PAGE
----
Summing up Digital Media for 2017


There are multiple topics to remember about 2017, but for me, several stand out.

Google removing 3rd party pixel tracking from YouTube

As for Global events, this year Google announced changes that marketer lists uploaded for YouTube campaigns must use Google’s identity-matching service, not an outside cookie-based matching provider. At some point, it is great that Google is moving stronger to the audience ID implementation and allowing advertisers to use Google search history data to target users onYouTube, but on the other hand, it gets harder to run Omni-Channel campaigns with both YouTube and open-ecosystem videos. Ad buyers who want a holistic view of their campaigns will need to figure out how to connect data both within and without Google’s walls. Marketers and agencies that relied only on cookie-based DSPs and ad servers to target and measure on YouTube, lost. To regain some of these efficiencies, marketers need to work with independent identity providers to help them bridge and measure online and offline channels.

Apple crashing retargeting strategies for brands

One of the major shake-downs of 2017 was Apples iOS 11 and introduction of Intelligent Tracking Prevention in Safari browsers. If your company is targeting users via online browsers, now you have only 24 hour window when Safari users can be retargeted since visiting website. Main blow here goes to traditional ad networks and companies, which focus heavily on retargeting services. Users can still be retargeted if they use Chrome or Firefox, but not Safari. In my humble opinion, this is a silent kick from Apple to Google and major DSPs, as Facebook anyway relies mainly on App users or its own Audience ID and not cookies. Publishers will also be losers in this situation as their first party data loses value if the core audience comes via Safari browsers.

EU citizen’s data collection and processing lifted to the next level

The EU’s General Data Protection Regulation (GDPR) comes into effect next May, and businesses across the digital ecosystem are waking up to a startling reality. Companies will no longer be able to collect or process a European citizen’s data without obtaining “unambiguous” consent. It is clear that GDPR will have a huge cost effect for all the companies, advertising in the European market. Third party data targeting might become a questionable benefit and now there is a potential market for new and next-generation first-party data agencies, born from mobile operators. They are in possession of first-party data all the time and they might provide new payment plans with reduced cost for services if users opt-in to special advertising data sharing programs. This data will unquestionably be obtained with “unambiguous” consent, thus everything will be legal.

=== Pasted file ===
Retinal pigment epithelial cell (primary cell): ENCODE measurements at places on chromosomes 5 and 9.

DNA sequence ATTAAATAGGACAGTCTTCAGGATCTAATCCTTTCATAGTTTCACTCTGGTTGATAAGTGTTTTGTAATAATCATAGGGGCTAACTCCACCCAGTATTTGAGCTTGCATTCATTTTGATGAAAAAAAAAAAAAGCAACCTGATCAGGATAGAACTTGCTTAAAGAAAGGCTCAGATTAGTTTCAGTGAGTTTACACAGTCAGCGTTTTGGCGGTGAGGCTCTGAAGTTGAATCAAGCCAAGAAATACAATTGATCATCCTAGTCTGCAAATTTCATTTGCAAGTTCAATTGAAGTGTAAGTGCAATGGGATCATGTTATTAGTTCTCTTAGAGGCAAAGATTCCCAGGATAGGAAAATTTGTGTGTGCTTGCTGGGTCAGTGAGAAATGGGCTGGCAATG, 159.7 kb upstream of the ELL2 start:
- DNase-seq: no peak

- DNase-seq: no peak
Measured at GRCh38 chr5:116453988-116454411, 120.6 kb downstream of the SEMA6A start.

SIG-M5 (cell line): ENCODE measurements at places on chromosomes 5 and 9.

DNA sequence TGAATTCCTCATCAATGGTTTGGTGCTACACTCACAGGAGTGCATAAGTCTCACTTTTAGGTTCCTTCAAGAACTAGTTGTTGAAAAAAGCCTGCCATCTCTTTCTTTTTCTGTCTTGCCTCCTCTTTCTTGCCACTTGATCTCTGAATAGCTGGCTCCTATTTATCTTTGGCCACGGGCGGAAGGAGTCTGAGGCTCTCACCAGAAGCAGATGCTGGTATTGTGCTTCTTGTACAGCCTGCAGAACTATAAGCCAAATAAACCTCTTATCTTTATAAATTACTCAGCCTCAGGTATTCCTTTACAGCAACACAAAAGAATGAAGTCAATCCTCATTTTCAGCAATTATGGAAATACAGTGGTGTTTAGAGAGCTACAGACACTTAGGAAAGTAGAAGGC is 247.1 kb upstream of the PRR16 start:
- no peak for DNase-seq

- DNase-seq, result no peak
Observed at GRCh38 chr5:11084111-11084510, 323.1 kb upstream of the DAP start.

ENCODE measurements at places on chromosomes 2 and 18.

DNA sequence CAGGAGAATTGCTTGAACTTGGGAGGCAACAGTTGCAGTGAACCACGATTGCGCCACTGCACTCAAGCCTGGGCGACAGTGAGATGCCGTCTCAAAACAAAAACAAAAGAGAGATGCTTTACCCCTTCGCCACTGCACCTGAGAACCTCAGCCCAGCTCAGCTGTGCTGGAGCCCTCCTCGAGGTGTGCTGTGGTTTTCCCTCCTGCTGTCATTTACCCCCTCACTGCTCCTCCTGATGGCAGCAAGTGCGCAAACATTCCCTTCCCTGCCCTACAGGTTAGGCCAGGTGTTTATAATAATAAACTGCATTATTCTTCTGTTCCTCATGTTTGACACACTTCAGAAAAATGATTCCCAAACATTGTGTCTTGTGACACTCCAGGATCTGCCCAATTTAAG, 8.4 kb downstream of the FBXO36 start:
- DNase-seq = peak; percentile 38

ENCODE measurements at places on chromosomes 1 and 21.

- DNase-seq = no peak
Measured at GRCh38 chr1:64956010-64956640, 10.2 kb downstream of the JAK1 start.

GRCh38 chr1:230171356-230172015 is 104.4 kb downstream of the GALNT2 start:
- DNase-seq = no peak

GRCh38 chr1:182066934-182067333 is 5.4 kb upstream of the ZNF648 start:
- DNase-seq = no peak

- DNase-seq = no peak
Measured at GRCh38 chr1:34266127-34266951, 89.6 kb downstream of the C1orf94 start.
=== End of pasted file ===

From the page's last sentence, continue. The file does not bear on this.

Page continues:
Brands fight for ad viewability and transparency

P&G raised a wake-up call for all brands and agencies cutting more than $100 million in YouTube ads because it couldn’t be sure they weren’t running alongside objectionable content. Of course, brand safety is essential but so is the quality of the content. Media agencies should think twice before showing toothpaste ad to someone watching children cartoons or kitty videos. This is below any standard.

Right after P&G CMOs wake up call, Unilever raised the question of ad view-ability as well and why somebody is being charged when ads are shown, but not seen. After this concern, GroupM (Unilever Media agency) raised ad view-ability standards. Many agencies and brands followed these steps and today one of the main topics in agency discussions with their clients, of course, is the fact that Viewable CPM should be the standard for CPM.

Tech-savvy brands began in-house media buying

Brands want to make sure that data is not leaked and that their audiences are not cross-used for other media agency clients. This in-house media-buying and analytics raise the demand for industry professionals, which were on demand even before that. Brands are interested in having best and most efficient audience reach and targeting that they could have on the market. If they strictly rely on products, that agency offers, they might lose in this game due to incomplete information, as media agencies sometimes have a corporate policy to use their own proprietary solutions instead of what is best in the market.

Telcos might be turning into next-gen digital agencies

Telcos, with access to logins, user browsing, and monthly billing data are emerging as strong challengers to the Facebook and Google duopoly. Telefonica already stroke a deal with Axonix to provide access to their 31 mln. user base and better improve programmatic trading. The only question now is “who is next”.


These are the key Digital Media moments that shaped the market for me in 2017. What were your most memorable moments? Is there anything You would love to add to this? Share in the comment below.

 This article was written by  Aurimas Paulius Girčys. Business Development Manager, Global at EskimiIt was first published on linkedin



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